Q. You have written that one of the benefits of a conglomerate is that if something is going wrong, you can depend on something else to take you forward. But does it become difficult to manage so many companies together in these times?
Historically, the model was exactly what you said… that diversification created consistency that was valued by customers, employees and people. And that worked for a long time. I think in the last 20 years, and the era that we live in today, it's so volatile that actually, it's not just one business that can go wrong… it's two or three or four. So what you're constantly doing is fighting instead of thinking about how to position and how to grow different businesses in the conglomerate. It's so volatile today that it's difficult to be able to position yourself when you have so many different things to worry about. If you go back to the financial crisis, I made a decision then to sell NBC… it wasn't necessarily a good time to do it. But I came to a conclusion that with all the troubles we had inside the financial services business, I wasn't going to be able to give that business enough time to help it succeed. And therefore, rather than weigh them down, I felt it was better for them to be part of a different enterprise… they could focus just on media. I still think it's okay to have a couple of businesses, but they should be linked in some meaningful ways, and not completely disjointed. I think the way GE was, you know, in the 1990s. Q. You started on a rocky note, but when did you think the ship had stabilised? Or did something or the other keep coming?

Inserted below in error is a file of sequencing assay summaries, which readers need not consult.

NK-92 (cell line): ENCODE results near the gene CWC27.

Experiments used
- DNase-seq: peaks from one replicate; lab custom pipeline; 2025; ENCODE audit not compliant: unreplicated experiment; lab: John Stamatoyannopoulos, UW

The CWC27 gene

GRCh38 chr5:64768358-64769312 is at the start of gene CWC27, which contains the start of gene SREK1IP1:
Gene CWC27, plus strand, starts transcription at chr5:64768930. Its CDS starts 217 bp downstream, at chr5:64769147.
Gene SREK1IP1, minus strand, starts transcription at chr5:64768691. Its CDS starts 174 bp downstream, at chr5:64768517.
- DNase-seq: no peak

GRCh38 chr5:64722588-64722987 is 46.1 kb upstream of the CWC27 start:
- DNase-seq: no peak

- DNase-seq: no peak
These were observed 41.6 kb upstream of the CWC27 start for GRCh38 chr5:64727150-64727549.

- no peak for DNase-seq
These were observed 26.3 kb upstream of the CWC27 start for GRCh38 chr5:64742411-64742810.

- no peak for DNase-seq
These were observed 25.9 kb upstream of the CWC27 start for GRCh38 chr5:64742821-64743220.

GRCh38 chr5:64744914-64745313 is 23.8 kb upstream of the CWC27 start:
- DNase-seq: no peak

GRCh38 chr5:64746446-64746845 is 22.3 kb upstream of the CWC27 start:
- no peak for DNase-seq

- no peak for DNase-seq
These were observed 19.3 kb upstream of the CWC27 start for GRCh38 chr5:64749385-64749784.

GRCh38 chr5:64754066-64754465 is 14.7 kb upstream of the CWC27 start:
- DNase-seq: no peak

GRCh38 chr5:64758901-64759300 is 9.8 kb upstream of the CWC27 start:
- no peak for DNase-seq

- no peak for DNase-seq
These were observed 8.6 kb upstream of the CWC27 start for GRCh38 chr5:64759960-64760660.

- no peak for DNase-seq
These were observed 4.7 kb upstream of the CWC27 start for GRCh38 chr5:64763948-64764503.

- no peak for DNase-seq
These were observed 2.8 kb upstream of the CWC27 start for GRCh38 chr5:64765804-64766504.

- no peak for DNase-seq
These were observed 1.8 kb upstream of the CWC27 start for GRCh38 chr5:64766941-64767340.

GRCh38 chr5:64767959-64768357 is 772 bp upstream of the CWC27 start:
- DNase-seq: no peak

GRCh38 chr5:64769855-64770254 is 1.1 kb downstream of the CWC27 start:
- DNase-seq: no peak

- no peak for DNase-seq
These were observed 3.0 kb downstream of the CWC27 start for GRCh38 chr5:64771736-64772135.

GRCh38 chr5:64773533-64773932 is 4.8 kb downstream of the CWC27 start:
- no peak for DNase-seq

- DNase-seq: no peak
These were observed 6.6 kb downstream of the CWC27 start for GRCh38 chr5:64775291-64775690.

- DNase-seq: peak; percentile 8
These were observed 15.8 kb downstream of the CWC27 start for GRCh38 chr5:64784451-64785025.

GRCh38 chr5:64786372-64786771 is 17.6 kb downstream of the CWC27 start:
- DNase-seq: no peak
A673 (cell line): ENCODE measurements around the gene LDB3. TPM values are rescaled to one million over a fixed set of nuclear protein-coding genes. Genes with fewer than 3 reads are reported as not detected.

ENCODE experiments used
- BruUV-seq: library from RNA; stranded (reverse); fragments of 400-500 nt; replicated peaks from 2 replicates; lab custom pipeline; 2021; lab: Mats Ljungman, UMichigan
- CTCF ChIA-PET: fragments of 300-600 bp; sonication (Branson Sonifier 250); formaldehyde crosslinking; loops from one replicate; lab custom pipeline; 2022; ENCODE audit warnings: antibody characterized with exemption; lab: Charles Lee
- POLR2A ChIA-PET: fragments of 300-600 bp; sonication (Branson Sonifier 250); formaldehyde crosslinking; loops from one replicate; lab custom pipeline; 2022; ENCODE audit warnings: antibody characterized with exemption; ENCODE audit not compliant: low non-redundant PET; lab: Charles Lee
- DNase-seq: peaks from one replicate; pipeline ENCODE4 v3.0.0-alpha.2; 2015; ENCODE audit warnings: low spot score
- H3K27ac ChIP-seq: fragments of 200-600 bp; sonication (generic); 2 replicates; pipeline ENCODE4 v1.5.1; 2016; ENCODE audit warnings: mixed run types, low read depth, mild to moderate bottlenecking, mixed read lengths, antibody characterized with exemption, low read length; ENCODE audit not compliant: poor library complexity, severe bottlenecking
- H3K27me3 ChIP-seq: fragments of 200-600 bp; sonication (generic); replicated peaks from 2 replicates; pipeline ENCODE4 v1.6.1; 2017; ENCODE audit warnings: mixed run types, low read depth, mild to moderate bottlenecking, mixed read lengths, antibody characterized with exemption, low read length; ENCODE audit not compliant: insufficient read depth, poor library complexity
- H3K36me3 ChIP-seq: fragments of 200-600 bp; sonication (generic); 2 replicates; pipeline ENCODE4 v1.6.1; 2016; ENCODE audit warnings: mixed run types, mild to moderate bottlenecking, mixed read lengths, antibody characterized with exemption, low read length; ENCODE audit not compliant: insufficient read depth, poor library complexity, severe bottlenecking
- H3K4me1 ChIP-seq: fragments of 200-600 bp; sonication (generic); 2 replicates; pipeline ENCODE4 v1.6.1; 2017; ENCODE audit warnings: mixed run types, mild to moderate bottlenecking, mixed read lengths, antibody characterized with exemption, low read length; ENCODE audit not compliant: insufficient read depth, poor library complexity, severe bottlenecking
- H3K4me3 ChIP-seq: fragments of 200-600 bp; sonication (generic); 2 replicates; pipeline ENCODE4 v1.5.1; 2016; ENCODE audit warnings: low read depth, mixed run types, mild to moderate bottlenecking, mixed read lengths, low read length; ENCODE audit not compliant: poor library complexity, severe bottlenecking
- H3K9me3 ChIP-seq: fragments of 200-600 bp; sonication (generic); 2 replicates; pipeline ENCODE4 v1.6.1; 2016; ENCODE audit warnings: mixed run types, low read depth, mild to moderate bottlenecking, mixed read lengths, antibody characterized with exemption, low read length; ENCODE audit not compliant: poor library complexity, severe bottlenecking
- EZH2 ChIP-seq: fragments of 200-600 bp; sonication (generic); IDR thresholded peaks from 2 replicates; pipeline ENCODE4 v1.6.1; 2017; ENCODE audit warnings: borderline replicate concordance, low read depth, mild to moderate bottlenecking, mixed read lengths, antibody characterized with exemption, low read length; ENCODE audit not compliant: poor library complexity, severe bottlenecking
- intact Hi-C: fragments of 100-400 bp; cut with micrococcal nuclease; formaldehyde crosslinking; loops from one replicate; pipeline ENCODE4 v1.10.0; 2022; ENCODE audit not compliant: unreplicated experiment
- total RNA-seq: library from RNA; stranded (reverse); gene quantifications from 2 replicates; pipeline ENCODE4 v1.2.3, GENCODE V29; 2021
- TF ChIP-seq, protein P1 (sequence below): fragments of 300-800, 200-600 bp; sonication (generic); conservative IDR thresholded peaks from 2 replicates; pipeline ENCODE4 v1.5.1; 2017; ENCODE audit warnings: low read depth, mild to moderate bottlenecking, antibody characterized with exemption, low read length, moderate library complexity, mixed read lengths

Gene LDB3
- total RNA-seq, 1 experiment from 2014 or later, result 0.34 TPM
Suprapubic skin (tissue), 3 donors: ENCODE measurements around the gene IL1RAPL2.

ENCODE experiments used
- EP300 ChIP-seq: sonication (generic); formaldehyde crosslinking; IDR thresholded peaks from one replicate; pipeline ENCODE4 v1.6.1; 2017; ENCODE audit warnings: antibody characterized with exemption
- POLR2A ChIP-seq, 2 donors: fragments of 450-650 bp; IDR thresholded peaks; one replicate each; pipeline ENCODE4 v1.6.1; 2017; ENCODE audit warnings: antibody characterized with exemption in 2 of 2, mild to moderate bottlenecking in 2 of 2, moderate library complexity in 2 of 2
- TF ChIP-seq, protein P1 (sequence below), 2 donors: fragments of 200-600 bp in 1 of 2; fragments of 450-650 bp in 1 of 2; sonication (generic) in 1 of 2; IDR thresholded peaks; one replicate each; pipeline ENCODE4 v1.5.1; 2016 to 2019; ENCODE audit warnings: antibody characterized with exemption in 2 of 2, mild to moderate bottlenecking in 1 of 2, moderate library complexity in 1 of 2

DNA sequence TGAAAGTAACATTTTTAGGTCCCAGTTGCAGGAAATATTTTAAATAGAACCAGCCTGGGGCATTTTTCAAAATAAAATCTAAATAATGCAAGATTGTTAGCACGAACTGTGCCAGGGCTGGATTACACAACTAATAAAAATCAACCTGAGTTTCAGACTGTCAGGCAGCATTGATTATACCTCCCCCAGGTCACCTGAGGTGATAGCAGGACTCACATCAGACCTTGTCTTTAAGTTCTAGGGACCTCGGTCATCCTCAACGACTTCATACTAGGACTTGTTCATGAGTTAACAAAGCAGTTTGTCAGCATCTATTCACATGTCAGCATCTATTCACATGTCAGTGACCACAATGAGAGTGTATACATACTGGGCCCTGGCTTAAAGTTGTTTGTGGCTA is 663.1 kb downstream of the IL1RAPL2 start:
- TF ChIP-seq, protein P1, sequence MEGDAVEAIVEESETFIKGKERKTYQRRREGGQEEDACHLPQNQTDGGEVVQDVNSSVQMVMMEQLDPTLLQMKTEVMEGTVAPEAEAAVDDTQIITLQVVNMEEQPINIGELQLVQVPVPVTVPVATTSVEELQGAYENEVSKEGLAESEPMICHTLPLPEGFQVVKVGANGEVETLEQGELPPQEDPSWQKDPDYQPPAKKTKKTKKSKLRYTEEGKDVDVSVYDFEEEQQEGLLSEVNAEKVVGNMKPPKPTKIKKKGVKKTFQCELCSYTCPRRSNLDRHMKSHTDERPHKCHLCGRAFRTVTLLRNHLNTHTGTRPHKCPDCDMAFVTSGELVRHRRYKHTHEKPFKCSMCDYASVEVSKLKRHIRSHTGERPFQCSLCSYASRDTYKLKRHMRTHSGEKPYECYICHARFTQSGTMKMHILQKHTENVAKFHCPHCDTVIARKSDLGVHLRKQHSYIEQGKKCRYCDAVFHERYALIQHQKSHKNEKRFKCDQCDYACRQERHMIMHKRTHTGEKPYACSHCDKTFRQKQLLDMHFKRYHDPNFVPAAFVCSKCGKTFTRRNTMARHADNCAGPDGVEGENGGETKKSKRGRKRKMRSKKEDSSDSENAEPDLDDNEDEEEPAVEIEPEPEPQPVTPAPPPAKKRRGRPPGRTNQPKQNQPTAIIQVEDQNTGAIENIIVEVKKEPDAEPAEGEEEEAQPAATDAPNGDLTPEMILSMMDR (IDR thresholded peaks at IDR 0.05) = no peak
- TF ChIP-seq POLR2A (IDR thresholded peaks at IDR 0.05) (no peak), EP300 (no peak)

Something or the other always came. But it wasn't that we were necessarily unique. I just think that's the way the world was. We did a lot of repositioning after 9/11 and the company was doing well in that period. And then the financial crisis hit in 2008. That set us back… it was a difficult period because half our business was in GE Capital. And that was a big challenge. We spent most of the subsequent years getting ourselves repositioned for the future. Over my time period, we earned $270 billion of earnings and cash. It was more than the previous 110 years of the company combined. We had a lot of good years, but there was never a moment when I said, ‘Gosh, everything's stable right now. Everything's calm, and I can take it easy’. That never happened Q. A lot of people criticise the rocky ending you had at GE. What was one of the things that you did right and what could have been done faster?
The company's financial performance was strong. We were a fantastic global company… I'd say we had the best global footprint in the world, good initiatives, good teams, good leaders, many of whom have gone on to become CEOs of companies around the world. Clearly, the share price struggled. I was never able to get as much value out of GE Capital as I wish I could have or should have. In retrospect, I ran the company to be a big company… I wish I had run it more to be a smaller company, to have more freestanding businesses, more profit and loss, and kind of delegated activity inside the company. I wasn't perfect. And there were things that if I had do all over again, I would.